Rather than the annual London Marathon being the holy grail, they can now spend the entire year wanging on about 10Ks, half-marathons, Parkruns and Tough Mudders. They can upload their times and distances on social media, hoping for pats on the head like a needy labrador.

Some  of them used to be tolerable company. Now they just chunter on about “PBs”, compression tights, Nike+ apps, Garmins, wicking, blisters, Strava, shin splints and endorphins.
Two words: jog on.

13. Clean eaters 

Some overlap here with vegans (see no.1) but the #eatclean #wellness bread-phobic brigade are arguably even worse - polishing their deluded, eating-disorder-in-disguise halos while spending the equivalent of an African republic’s national debt each month on goji berries, chia seeds, agave syrup, flax oil, pomegranate molasses, nut milks, spelt flour, coconut water, matcha tea, quinoa, Himalayan pink salt and over-priced organic veg (chosen on colour rather than flavour - more Instagrammable innit?). Stick that in your Nutribullet and juice it, sweetie. 

They add turmeric to everything for no apparent reason. They contain more avocado than a Seventies bathroom. They gullibly swallow such abominations as “courgetti”, “spirulina” and “cauliflower couscous”. They believe “superfoods”, “detoxing”, “bone broth” and “Buddha bowls” are actually a thing. They pretend they’re gluten-intolerant when most of the time, they totally aren’t. 

It’s all smugness, no science. Does that stop them wibbling on about it until the purple-sprouting broccoli gets bored, grows legs and walks away? Does it flax.


The Spanish already knew their leaders aren’t up to the job—now, the rest of the world sees it, too.

Spain needs to start talking about its national identity—and, yes, allowing more citizens to have their say in a referendum: Liam Aldous

Spain is being recklessly marched into another crisis, yet the forthcoming calamity is no arbitrary episode of history. The world is witnessing a sad truth that most Spaniards have known for some time: their leaders aren’t up to the job. Surpassing even their own conventional standards of incompetence, two agitating agendas—orchestrated in Barcelona and Madrid—seem intent on barking their self-serving rhetoric into the wind. Those stuck in the middle are being forced to contemplate two supposedly imminent realities—one promises to usher in a new Mediterranean Arcadia called the Catalan Republic, the other presumes state intervention will magically diffuse the tension on the street. Neither is probable, both seem impossible.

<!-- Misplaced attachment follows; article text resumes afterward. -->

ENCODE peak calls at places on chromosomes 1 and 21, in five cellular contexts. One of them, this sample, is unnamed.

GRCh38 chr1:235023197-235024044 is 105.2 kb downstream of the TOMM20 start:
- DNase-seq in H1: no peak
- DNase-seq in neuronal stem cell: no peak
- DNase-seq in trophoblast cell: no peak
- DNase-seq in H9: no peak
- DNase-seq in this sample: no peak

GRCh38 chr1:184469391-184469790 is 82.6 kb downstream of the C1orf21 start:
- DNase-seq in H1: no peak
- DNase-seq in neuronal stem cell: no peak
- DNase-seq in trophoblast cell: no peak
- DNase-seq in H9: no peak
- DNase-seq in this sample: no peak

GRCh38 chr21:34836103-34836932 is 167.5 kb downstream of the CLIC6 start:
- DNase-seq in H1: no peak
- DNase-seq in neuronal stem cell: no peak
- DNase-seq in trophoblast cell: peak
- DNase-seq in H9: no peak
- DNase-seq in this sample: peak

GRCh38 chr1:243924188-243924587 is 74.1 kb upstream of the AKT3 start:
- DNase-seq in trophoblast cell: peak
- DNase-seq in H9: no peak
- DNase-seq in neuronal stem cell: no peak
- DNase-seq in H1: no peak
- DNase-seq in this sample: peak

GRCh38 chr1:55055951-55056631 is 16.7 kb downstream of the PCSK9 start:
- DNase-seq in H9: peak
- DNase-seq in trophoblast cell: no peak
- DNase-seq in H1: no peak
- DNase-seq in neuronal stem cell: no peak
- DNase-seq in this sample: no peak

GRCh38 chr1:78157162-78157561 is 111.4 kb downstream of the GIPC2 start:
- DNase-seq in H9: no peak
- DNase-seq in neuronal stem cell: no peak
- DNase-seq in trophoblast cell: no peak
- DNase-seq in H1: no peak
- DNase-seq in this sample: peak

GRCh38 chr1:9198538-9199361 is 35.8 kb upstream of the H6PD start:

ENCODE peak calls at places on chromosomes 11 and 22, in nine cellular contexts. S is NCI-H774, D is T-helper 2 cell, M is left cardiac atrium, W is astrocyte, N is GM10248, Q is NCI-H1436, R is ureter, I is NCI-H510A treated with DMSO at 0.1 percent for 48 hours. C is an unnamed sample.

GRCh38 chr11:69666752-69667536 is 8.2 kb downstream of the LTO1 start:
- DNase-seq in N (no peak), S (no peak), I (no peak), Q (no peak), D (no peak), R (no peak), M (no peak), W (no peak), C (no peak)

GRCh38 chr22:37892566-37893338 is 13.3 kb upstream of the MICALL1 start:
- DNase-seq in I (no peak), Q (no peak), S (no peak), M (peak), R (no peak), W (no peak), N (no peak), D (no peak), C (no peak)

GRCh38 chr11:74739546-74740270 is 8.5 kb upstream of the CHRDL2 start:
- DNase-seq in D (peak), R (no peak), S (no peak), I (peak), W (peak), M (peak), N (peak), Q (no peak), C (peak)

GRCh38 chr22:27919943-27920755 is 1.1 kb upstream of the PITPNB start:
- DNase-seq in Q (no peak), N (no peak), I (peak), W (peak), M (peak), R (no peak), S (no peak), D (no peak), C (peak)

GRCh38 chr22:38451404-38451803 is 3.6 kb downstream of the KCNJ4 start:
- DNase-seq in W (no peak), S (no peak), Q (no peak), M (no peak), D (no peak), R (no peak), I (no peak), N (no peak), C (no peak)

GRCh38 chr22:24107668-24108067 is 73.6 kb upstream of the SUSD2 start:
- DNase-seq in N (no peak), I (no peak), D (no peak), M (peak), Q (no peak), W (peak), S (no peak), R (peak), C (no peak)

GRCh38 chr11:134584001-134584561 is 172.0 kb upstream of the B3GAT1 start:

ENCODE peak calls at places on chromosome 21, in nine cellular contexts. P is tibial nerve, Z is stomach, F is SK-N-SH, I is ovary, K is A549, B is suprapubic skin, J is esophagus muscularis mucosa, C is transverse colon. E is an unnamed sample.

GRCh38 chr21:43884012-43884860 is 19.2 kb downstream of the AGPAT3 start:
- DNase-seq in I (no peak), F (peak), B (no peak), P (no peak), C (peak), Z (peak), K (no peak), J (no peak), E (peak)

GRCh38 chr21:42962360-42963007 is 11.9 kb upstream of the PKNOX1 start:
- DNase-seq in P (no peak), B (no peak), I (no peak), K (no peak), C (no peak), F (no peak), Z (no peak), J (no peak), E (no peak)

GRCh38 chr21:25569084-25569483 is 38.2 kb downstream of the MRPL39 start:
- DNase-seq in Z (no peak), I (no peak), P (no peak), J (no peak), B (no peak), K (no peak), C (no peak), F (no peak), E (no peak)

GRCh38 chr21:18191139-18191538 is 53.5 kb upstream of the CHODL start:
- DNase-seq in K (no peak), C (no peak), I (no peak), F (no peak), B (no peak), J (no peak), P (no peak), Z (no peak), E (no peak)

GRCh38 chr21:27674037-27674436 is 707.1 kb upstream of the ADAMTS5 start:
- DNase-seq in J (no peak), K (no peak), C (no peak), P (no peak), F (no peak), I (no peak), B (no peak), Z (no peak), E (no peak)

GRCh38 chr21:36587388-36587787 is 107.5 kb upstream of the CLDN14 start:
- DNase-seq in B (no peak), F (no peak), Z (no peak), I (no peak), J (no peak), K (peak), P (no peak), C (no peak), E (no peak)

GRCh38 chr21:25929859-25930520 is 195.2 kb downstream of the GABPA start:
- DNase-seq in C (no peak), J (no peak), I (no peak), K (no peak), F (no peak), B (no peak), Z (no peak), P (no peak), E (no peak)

The latest referendum is the third time in four years this question has been put to a vote. Each time, once non-voters are included, the proportion of all Catalans backing independence has remained the same—less than half. First came the consulta; an informal—and similarly illegal—independence referendum in 2014. Snap regional elections were then called in 2015; framed as a quasi-referendum on whether to secede from Spain, voters were promised an 18-month roadmap to statehood. This was followed by the new referendum, which took place just one month after the legislation paving the way for it was rushed through the regional parliament. Incompatible with Spain’s constitution, it was ruled illegal by the country’s highest court, panned by the national government and dismantled by thousands of police that were shipped in on a specially consigned cruise-liner.